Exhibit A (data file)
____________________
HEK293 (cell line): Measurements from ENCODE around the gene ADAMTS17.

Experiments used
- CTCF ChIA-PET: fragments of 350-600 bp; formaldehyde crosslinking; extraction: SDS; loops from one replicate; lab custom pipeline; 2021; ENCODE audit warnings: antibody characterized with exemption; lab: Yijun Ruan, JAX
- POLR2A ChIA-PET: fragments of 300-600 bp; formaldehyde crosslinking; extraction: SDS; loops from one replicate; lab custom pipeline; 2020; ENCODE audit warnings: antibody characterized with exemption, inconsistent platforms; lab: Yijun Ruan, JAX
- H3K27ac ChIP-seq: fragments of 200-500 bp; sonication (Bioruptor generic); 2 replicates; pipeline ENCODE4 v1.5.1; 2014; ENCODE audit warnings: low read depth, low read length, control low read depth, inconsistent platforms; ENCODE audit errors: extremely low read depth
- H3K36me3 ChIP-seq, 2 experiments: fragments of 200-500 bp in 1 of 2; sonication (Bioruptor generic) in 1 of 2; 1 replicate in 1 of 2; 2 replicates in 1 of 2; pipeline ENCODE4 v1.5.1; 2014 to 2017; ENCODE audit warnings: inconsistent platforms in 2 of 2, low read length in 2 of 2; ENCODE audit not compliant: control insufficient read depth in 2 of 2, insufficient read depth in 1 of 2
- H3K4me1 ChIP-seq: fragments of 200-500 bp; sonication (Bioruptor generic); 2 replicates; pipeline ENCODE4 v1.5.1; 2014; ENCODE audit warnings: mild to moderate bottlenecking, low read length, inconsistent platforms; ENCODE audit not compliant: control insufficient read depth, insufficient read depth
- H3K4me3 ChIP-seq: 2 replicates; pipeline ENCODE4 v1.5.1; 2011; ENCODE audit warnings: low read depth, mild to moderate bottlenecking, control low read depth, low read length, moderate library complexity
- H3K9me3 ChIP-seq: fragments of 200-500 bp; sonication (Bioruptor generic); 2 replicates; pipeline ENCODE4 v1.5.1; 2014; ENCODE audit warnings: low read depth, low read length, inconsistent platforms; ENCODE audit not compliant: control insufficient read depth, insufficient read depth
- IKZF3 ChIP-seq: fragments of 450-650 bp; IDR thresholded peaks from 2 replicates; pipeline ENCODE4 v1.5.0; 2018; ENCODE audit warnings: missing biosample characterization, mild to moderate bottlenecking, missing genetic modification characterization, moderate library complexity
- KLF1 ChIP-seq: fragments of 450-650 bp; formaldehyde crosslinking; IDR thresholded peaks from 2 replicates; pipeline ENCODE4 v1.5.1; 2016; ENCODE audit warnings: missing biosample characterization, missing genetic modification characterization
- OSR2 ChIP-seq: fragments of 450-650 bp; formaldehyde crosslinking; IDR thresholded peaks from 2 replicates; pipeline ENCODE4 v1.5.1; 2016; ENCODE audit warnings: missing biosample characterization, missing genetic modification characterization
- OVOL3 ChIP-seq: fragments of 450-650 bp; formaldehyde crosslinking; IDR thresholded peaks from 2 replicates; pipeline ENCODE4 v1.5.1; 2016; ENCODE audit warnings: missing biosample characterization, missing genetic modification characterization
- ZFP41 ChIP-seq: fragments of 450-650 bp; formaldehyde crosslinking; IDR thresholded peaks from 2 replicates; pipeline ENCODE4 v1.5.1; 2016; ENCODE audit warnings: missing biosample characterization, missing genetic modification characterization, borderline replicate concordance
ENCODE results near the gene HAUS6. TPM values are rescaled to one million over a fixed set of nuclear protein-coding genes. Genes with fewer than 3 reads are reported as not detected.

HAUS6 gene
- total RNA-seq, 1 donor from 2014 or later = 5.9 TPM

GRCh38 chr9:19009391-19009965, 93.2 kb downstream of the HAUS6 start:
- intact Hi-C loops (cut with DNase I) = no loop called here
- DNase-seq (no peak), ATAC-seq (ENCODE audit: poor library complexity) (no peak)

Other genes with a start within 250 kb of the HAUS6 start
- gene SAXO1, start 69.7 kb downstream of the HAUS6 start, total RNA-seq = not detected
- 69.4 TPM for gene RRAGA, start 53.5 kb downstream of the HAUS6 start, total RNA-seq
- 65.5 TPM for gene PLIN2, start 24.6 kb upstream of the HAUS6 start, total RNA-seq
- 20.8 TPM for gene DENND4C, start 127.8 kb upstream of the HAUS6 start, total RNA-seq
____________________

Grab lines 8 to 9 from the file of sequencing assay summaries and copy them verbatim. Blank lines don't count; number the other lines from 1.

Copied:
- H3K4me3 ChIP-seq: 2 replicates; pipeline ENCODE4 v1.5.1; 2011; ENCODE audit warnings: low read depth, mild to moderate bottlenecking, control low read depth, low read length, moderate library complexity
- H3K9me3 ChIP-seq: fragments of 200-500 bp; sonication (Bioruptor generic); 2 replicates; pipeline ENCODE4 v1.5.1; 2014; ENCODE audit warnings: low read depth, low read length, inconsistent platforms; ENCODE audit not compliant: control insufficient read depth, insufficient read depth